Popular: Taxes on the rich, defense cuts. Unpopular: Everything else.

at 09:17 AM ET, 04/22/2011

The New York Times/CBS poll released this morning is in interesting ways similar, and in interesting ways different, to the Washington Post/ABC News poll released earlier in the week. For consistency’s sake, I should lead with the question on Paul Ryan’s Medicare plan, which polls far better in this survey than it did in ours. “To reduce the budget deficit,” the poll says, “it has been proposed that Medicare should be changed from a program in which the government pays doctors and hospitals for treating seniors to a program in which the government helps seniors purchase private health insurance.” Under this description, 47 percent approve of the plan while only 41 percent disapprove of it. That’s a big switch from our result, which showed 65 percent disapproval, and 84 percent when people heard — correctly — that the premiums were expected to outpace the checks.

Looking at the rest of the NYT/CBS poll, however, my hunch is we’ve got this one right. Asked whether they’d prefer to reduce Medicare benefits or raise Medicare taxes, 56 percent preferred raising taxes, while only 28 percent wanted to reduce benefits (the rest didn’t know). More than 60 percent think Medicare’s benefits are worth its costs, and when asked whether, if they absolutely had to make cuts, they’d make them to Medicare, Social Security or the military, twice as many people chose the military as chose Social Security or Medicare. Almost three-quarters approve of raising taxes on income over $250,000 a year, and it’s more popular to balance the budget with tax increases and spending cuts or with just tax increases than with spending cuts alone. What’s not popular, of course, is raising taxes on people who aren’t rich.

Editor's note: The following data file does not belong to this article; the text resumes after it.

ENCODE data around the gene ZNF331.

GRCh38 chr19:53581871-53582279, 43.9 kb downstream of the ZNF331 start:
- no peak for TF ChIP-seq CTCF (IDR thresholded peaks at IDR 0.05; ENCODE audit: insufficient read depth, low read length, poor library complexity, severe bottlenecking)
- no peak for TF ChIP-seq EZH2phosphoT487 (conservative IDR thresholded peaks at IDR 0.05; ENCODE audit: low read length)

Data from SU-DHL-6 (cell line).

The real takeaway from these polls is that the only two approaches to deficit reduction that are even close to popular are taxes on the rich (so popular!) and defense cuts (much more popular than you’d think given how terrified politicians are of them). Everything else polls pretty badly, though lots of other things will obviously have to be part of the solution. In the end, however, I suspect that how well a deficit-reduction package polls will have a lot more to do with how much cover the two parties give one another than what’s actually in it. A calm process that ends in bipartisan agreement will poll well, whereas a nightmare hostage negotiation where the two parties are going to war and the market is beginning to shake will not.

 
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